Dashiell Hammett

American writer (1894–1961) / From Wikipedia, the free encyclopedia

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Samuel Dashiell Hammett (/ˌdæʃl ˈhæmɪt/;[2] May 27, 1894 – January 10, 1961) was an American writer of hard-boiled detective novels and short stories. He was also a screenwriter and political activist. Among the characters he created are Sam Spade (The Maltese Falcon), Nick and Nora Charles (The Thin Man), The Continental Op (Red Harvest and The Dain Curse) and the comic strip character Secret Agent X-9.

Quick facts: Dashiell Hammett, Born, Died, Occupation, Nat...
Dashiell Hammett
Photo portrait of Hammett from the cover of his final novel, The Thin Man (1934)
Photo portrait of Hammett from the cover of his final novel, The Thin Man (1934)
BornSamuel Dashiell Hammett
(1894-05-27)May 27, 1894
St. Mary's County, Maryland, U.S.
DiedJanuary 10, 1961(1961-01-10) (aged 66)
Manhattan, New York City, U.S.
Occupation
  • Novelist
  • political activist
  • screenwriter
NationalityAmerican
Period1929–1951
GenreCrime and detective fiction
Spouse
Josephine Dolan
(m. 1921; div. 1937)
[1]
PartnerLillian Hellman (1931–1961)
Children2
Close

Hammett is regarded as one of the very best mystery writers.[3] In his obituary in The New York Times, he was described as "the dean of the... 'hard-boiled' school of detective fiction."[4] Time included Hammett's 1929 novel Red Harvest on its list of the 100 best English-language novels published between 1923 and 2005.[5] In 1990, the Crime Writers' Association picked three of his five novels for their list of The Top 100 Crime Novels of All Time.[6] Five years later, The Maltese Falcon placed second on the The Top 100 Mystery Novels of All Time as selected by the Mystery Writers of America; Red Harvest, The Glass Key and The Thin Man were also on the list.[7] His novels and stories also had a significant influence on films, including the genres of private eye/detective fiction, mystery thrillers, and film noir.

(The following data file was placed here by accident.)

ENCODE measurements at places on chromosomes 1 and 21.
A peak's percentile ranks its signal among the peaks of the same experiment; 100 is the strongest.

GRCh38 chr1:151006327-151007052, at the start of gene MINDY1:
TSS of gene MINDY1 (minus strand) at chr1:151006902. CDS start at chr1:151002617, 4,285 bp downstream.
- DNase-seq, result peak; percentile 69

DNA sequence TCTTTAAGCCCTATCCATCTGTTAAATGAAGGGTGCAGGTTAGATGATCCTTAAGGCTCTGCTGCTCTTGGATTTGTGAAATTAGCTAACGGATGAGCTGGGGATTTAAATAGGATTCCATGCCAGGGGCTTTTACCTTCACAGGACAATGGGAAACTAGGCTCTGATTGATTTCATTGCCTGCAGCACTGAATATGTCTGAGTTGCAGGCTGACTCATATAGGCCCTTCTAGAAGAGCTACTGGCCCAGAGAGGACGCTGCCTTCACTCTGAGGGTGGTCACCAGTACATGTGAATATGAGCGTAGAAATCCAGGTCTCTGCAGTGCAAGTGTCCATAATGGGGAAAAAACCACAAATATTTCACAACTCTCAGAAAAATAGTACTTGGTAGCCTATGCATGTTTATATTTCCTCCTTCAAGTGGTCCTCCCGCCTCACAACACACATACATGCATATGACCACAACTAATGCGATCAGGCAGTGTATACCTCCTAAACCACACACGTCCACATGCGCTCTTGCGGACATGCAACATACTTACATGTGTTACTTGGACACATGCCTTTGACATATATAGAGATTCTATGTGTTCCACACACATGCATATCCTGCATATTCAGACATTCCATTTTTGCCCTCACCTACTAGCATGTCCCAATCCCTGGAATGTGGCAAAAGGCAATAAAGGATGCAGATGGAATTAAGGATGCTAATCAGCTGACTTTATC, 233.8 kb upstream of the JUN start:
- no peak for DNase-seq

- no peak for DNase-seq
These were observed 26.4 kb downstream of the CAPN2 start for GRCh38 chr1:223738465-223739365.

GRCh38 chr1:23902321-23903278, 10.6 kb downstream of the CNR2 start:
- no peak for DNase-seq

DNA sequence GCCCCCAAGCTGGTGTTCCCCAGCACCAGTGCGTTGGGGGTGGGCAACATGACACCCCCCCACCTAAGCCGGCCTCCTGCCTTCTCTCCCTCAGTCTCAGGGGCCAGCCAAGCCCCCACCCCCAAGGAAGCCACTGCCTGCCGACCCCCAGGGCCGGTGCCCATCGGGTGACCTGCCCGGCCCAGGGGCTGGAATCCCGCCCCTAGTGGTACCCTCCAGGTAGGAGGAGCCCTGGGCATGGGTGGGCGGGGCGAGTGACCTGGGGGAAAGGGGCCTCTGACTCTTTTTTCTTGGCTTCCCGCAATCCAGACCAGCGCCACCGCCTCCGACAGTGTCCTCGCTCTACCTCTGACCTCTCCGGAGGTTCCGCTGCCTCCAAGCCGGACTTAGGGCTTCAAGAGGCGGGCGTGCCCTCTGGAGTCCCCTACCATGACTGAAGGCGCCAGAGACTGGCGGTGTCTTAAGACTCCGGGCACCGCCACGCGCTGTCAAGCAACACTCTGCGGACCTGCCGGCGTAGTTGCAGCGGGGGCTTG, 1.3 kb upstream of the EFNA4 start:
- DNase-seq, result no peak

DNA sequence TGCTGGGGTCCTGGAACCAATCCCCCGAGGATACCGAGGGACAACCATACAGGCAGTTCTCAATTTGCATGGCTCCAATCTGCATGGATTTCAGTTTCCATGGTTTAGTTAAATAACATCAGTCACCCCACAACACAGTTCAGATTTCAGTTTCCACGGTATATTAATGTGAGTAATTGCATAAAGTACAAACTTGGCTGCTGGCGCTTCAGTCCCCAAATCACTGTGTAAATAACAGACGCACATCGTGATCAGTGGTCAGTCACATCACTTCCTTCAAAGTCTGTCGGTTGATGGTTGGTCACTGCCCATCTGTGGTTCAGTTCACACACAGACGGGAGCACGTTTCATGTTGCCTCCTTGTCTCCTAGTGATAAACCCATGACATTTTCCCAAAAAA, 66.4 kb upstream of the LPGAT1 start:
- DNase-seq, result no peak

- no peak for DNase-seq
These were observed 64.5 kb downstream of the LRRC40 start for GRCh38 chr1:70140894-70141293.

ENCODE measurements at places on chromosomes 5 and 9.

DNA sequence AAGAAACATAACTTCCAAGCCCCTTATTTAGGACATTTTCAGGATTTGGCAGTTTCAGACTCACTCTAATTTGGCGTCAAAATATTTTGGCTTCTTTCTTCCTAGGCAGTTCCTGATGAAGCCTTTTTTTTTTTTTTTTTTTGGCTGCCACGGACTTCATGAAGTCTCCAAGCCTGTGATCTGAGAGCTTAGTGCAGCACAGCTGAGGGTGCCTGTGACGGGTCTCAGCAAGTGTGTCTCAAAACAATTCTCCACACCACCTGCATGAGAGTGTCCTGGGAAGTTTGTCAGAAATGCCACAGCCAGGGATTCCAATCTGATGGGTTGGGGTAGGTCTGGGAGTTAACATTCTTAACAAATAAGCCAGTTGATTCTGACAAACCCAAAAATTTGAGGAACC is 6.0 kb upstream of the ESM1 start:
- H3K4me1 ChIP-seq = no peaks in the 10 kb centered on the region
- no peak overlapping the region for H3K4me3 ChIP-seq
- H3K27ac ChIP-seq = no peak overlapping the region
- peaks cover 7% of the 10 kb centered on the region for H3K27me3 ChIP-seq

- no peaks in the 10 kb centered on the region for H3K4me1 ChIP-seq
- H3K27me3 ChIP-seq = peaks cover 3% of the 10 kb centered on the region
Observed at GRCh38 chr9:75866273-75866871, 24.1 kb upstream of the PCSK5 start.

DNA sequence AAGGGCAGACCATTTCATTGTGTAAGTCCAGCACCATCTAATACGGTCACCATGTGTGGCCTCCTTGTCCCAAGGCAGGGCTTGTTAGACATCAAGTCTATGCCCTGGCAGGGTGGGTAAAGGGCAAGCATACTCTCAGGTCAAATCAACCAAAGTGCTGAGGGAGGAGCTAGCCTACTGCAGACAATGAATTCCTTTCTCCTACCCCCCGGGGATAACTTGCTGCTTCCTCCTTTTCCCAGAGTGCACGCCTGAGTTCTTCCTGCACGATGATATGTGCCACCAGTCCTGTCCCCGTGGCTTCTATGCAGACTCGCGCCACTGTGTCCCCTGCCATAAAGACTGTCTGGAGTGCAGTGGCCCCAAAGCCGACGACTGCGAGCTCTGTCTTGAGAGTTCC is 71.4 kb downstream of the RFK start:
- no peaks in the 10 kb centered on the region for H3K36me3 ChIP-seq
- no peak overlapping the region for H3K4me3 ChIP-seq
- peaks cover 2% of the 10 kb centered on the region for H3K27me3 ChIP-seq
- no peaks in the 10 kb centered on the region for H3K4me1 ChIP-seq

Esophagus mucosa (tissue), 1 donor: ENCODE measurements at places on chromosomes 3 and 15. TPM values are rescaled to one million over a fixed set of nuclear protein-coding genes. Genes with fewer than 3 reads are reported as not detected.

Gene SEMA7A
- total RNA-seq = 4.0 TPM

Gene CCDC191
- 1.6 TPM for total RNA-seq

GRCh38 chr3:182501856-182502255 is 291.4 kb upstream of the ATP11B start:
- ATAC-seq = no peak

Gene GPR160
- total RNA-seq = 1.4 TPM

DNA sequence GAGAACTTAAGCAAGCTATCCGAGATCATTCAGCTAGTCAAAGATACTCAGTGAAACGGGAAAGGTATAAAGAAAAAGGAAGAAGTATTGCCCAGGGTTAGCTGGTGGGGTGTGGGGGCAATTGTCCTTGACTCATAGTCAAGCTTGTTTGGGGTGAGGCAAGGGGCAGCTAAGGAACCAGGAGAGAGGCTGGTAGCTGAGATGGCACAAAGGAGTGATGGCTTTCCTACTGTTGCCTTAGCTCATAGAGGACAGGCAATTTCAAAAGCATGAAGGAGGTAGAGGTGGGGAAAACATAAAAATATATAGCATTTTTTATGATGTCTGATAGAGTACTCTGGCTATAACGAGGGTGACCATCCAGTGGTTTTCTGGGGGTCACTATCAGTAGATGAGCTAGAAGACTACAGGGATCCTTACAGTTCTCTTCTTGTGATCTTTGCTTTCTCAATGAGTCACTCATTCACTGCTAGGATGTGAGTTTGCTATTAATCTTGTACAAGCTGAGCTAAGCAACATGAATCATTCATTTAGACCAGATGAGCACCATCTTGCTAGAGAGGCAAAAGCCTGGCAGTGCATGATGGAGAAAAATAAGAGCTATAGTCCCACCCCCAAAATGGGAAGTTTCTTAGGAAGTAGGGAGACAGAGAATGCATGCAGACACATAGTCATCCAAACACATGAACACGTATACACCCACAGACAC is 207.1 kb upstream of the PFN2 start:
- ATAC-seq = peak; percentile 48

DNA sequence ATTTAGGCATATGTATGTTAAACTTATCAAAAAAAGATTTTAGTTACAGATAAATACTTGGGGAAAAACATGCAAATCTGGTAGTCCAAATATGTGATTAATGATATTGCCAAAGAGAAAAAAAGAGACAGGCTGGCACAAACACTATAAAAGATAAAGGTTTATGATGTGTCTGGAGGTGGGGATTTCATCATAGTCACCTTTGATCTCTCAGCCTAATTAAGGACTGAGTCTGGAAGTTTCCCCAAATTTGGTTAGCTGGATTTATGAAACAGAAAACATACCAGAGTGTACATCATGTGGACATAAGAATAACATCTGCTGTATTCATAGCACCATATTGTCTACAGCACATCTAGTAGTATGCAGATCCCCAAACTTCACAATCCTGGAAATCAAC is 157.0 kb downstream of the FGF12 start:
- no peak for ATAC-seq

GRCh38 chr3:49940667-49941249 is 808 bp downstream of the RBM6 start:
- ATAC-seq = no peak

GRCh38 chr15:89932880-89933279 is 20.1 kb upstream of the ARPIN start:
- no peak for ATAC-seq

Raymond Chandler, often considered Hammett's successor, summarized his accomplishments in his essay "The Simple Art of Murder":

"Hammett gave murder back to the kind of people that commit it for reasons, not just to provide a corpse; and with the means at hand, not with hand-wrought dueling pistols, curare, and tropical fish... He is said to have lacked heart, yet the story he thought most of himself [The Glass Key] is the record of a man's devotion to a friend. He was spare, frugal, hard-boiled, but he did over and over again what only the best writers can ever do at all. He wrote scenes that seemed never to have been written before."[8]

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